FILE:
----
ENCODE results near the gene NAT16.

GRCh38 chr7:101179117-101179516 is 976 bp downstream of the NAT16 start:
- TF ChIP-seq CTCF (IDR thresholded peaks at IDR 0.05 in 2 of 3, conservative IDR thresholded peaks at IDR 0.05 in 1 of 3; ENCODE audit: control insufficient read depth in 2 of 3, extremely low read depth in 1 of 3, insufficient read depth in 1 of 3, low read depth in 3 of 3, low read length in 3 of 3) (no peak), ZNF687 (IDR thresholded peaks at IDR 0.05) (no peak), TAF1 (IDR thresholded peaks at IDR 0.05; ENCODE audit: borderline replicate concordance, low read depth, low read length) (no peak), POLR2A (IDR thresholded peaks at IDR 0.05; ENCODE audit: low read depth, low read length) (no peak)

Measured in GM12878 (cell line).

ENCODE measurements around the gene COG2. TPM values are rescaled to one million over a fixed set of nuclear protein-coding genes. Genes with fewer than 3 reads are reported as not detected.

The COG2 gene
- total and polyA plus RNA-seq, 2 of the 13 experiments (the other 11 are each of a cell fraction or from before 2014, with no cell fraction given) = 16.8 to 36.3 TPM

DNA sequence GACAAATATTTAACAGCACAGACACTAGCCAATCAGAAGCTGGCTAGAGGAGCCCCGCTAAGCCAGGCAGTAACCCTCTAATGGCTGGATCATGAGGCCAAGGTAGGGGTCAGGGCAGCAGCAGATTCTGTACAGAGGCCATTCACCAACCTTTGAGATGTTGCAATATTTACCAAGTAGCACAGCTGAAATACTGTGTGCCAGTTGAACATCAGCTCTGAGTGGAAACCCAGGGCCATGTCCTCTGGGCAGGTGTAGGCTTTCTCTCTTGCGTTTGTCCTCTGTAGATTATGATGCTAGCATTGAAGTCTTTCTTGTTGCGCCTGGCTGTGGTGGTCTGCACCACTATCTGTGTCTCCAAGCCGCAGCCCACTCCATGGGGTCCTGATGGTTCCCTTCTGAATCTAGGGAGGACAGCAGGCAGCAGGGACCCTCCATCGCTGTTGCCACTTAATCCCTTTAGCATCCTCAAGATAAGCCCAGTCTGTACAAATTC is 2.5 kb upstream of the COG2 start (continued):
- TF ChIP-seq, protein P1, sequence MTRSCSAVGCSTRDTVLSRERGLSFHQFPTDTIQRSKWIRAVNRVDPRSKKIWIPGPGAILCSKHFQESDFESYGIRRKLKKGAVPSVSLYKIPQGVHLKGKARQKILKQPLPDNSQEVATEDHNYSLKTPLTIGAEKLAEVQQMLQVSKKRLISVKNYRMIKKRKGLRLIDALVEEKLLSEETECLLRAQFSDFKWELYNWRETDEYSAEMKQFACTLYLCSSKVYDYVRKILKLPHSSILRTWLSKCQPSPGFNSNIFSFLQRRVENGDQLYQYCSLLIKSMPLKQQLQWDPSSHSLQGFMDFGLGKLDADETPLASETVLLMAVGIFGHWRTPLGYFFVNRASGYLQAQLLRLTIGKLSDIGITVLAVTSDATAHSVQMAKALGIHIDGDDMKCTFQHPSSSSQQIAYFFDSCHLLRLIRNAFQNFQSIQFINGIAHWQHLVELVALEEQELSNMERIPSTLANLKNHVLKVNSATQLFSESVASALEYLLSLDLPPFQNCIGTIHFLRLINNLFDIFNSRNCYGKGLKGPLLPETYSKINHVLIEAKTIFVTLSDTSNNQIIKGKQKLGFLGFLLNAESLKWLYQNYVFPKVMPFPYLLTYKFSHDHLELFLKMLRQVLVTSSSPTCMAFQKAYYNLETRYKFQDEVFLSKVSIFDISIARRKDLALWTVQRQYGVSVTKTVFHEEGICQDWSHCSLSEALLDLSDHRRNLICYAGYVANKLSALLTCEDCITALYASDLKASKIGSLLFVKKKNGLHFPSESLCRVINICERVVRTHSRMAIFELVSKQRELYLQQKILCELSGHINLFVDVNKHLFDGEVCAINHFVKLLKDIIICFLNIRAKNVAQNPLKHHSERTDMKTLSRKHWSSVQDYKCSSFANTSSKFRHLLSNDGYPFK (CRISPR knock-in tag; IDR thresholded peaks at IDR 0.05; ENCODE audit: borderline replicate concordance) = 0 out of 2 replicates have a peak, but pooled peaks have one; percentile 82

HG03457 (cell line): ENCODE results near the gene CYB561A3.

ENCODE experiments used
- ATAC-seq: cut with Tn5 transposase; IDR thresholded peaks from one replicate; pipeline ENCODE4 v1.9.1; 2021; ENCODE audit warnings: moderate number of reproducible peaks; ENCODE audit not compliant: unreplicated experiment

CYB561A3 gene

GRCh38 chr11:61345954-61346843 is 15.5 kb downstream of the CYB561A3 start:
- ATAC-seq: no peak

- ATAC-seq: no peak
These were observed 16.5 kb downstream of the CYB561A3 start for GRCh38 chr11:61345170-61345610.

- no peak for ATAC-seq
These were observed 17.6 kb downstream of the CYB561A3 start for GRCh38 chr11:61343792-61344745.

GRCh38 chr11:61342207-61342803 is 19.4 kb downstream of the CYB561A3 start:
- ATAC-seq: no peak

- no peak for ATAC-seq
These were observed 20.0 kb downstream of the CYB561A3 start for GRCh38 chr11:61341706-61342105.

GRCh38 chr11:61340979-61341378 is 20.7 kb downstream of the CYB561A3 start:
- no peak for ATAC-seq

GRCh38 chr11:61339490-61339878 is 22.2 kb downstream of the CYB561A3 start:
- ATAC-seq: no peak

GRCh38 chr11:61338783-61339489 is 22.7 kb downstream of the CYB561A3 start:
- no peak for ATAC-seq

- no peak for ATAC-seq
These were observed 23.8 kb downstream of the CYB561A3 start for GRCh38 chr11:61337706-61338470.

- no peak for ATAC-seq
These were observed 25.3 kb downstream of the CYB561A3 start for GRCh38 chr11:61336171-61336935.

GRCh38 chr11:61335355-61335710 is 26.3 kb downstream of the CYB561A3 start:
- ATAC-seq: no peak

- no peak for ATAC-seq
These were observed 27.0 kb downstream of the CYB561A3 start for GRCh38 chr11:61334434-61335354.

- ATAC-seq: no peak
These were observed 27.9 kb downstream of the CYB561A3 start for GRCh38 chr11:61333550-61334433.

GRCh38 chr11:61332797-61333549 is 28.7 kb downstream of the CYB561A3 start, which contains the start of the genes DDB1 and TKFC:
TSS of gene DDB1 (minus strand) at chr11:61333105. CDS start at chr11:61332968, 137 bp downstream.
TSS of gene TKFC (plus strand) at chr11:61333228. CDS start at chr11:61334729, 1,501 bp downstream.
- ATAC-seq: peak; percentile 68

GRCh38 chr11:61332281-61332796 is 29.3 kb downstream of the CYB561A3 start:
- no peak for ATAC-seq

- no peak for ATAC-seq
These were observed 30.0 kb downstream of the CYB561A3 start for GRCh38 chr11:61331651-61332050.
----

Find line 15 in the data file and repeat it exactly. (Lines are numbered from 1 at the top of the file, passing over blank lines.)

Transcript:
- ATAC-seq: no peak